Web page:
A social media convention at the Schaumburg Convention Center last weekend -- aimed at Tumblr bloggers and their followers -- went horribly wrong when organizers were forced to raise $17,000 on the spot from those present or reachable online to prevent the event's immediate cancellation.
The debacle has since sparked a life of its own on Tumblr and elsewhere -- from satirical listings of other things that could be bought for $17,000 to ridicule of the organizers' apology that included "an extra hour with the ball pit" for those who had reserved seats for a canceled guest panel.
DashCon 2014 -- a reference to the "dashboard" or feed of a Tumblr account -- was organized by DashCon LLP of Hudson, Ohio. Its owners and staff appeared to take full responsibility in a Tumblr posting for what they called a miscommunication with the staff of the Schaumburg Renaissance hotel.
Much of the online derision in the days since has focused on the ball pit. The pit wasn't the large kind normally associated with entertaining several children at once, but an inflatable kiddie pool filled with colorful plastic balls, and unlikely to accommodate more than one of the convention's adult attendees at a time.
Photoshopped images of the pathetic little pool in outrageous locations and situations have cropped up on Tumblr and on Twitter under the hashtag #dashcon. One example is a movie still of Oliver Twist with a bowl of the plastic balls in his hands asking, "Please sir, can I have another hour?"
Among the things bloggers calculated could be bought for $17,000 are 5,576 Jell-O pudding cups or 932 years of the 5-cents-a-day psychiatric advice of Lucy from the "Peanuts" comic strip.
The $17,000 raised to keep the three-day convention from ending on Day One was collected in cash from those in attendance, as well as from PayPal donations from those who weren't. The convention was billed online as "the largest gathering of Tumblr users to date, concentrating on the particulars of this stand out social media site."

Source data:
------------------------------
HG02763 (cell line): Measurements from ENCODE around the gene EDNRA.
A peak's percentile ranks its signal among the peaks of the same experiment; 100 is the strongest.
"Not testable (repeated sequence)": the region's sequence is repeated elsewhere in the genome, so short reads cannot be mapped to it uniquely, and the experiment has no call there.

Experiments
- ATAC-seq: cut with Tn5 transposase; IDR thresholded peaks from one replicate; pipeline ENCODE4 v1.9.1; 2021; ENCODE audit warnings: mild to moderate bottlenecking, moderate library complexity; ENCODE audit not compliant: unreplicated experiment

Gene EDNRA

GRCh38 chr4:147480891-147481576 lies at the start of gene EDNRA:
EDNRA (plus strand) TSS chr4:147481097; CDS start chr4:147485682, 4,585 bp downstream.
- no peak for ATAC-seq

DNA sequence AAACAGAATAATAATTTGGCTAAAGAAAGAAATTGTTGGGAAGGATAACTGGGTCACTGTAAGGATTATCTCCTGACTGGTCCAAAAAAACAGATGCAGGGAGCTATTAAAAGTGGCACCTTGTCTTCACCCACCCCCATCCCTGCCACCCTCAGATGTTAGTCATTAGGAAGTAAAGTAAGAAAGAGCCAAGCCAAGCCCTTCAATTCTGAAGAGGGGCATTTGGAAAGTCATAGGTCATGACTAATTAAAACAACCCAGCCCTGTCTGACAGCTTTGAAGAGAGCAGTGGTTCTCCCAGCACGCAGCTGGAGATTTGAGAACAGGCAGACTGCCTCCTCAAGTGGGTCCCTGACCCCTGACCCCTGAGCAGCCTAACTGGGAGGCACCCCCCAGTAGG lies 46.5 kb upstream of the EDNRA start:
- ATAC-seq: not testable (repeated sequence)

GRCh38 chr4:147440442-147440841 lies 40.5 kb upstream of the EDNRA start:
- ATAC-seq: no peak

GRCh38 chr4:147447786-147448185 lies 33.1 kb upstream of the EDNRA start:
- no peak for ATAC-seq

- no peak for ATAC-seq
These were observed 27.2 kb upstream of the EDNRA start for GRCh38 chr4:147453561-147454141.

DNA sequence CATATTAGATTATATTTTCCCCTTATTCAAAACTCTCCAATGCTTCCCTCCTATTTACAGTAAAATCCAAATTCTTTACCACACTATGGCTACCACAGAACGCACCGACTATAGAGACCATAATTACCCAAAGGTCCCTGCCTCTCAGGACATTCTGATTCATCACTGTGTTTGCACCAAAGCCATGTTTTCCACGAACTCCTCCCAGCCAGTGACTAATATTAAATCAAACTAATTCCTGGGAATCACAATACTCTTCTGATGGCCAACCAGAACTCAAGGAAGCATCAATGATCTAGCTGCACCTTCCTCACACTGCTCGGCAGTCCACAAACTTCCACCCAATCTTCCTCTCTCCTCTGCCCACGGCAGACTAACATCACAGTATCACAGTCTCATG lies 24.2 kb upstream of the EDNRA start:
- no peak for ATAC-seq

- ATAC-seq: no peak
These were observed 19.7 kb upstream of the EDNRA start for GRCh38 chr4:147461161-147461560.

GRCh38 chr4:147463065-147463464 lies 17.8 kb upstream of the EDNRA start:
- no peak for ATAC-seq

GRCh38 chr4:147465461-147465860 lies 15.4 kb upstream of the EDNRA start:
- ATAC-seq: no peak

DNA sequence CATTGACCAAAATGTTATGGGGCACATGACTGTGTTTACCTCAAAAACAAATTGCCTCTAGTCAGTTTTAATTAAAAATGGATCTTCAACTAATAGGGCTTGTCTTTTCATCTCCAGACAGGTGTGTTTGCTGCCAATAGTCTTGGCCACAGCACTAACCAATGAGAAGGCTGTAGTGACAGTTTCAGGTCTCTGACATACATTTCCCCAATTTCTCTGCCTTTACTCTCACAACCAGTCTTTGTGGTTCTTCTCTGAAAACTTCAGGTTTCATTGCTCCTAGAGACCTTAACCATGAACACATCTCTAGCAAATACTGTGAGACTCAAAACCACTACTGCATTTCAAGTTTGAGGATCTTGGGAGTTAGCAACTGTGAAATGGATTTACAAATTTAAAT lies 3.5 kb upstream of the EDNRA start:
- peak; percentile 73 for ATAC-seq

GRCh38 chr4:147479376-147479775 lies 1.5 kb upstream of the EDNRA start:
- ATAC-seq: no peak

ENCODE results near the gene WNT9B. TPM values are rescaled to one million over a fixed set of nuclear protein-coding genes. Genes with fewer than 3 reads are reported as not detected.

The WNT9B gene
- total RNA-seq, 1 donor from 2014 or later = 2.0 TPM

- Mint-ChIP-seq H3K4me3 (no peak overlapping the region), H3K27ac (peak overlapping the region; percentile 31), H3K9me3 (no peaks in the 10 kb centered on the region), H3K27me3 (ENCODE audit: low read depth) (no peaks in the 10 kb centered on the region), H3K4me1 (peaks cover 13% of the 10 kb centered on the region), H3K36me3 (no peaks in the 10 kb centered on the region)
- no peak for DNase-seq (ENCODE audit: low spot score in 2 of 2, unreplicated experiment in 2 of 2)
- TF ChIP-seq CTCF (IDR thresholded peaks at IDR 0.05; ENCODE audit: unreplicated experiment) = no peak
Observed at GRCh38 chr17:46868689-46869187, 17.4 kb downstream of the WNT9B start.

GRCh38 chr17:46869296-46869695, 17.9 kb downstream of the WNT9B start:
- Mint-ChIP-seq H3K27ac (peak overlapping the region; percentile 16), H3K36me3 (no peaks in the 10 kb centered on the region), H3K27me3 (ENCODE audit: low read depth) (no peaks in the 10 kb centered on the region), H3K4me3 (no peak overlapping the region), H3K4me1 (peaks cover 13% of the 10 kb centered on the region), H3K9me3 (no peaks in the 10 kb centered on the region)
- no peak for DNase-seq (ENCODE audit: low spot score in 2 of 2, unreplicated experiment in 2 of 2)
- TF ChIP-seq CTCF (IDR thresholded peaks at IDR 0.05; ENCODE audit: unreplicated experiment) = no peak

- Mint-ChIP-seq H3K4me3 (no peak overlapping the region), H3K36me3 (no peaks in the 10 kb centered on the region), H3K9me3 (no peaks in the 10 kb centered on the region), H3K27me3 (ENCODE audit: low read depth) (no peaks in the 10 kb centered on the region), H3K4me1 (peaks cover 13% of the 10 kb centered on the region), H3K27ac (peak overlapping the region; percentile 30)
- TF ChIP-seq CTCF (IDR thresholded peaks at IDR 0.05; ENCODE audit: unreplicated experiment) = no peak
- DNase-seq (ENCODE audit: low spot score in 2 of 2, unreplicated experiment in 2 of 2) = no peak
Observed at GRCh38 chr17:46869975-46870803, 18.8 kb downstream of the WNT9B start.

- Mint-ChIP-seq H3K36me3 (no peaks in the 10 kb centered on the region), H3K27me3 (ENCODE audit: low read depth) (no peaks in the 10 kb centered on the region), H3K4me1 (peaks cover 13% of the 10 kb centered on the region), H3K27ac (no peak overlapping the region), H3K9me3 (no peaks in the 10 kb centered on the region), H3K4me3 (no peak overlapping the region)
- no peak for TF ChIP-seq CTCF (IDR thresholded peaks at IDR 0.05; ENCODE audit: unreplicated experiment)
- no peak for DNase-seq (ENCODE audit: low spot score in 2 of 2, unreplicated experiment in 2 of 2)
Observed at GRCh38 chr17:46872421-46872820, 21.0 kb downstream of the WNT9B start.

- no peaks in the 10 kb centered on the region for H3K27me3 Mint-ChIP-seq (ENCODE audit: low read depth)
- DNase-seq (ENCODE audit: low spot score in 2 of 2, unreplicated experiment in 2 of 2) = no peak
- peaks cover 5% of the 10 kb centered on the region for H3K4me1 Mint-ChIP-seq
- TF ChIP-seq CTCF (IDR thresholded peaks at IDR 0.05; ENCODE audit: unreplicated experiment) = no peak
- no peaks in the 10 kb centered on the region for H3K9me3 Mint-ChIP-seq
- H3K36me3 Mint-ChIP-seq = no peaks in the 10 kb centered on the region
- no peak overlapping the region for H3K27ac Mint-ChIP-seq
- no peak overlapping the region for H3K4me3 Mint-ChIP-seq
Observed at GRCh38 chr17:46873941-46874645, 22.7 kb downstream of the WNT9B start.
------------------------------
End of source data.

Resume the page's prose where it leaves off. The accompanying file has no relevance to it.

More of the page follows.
The convention was not affiliated with Tumblr, a microblogging and social media platform that allows users to post and share text, video, photos and other content. According to the company, it hosts more than 195 million blogs that have produced 83.1 billion posts.
Money going out was as much an issue as money coming in.
One of the scheduled panels was for members of The Baker Street Babes podcast -- female fans of Sherlock Holmes who embrace all versions of the character in print, film and television.
Lyndsay Faye, a New York-based member of The Baker Street Babes, attended DashCon with an understanding that the group's airfare and hotel rooms were being paid for by organizers.
They had their credit cards swiped when they arrived, apparently only for incidentals, but were later informed they would be on the hook for their hotel rooms, Faye said. Organizers, she said she was told, had removed their own credit cards from the system.
The only reason The Baker Street Babes are expecting to be fully reimbursed is that their leader, Kristina Manente, took a very adamant stand with the organizers, Faye said.
The owners of DashCon LLP, Megan Eli and Roxanne Schwieterman, did not return calls or emails from the Daily Herald seeking comment on what went wrong.
"They're not explaining what happened to anyone at the moment," Faye said.
Faye said she's sure the Schaumburg Renaissance had nothing to do with any of the event's mistakes or mishaps. On the contrary, she said hotel staff treated her and her fellow panelists with extraordinary care and politeness.
Lisa Timbo, general manager of the Schaumburg Renaissance, said she wasn't at liberty to discuss the specifics of DashCon LLP's contract, other than that it had been fulfilled.
Timbo added that the attendees of the event were a welcome and very respectful group largely made up of Millennials. DashCon is not under contract for a return to the convention center, she said.
The first indication Faye had that there was something not quite right with the convention was that attendance estimates were listed between 3,000 and 7,000 -- an unusual lack of specificity. And though the audience on Friday night was very enthusiastic, their numbers were far below even the lower range of the estimate, she said.
The presence of the now infamous ball pit on the convention floor wasn't a specific popular culture reference, but merely intended as a fun or cute addition to the event, Faye explained. The promise of an extra hour in the pit was offered to make up for the cancellation by a panel of members of "Welcome to Night Vale," a podcast described as "A Prairie Home Companion" for horror fiction.
"That did not seem compensatory at a rational adult level," Faye said.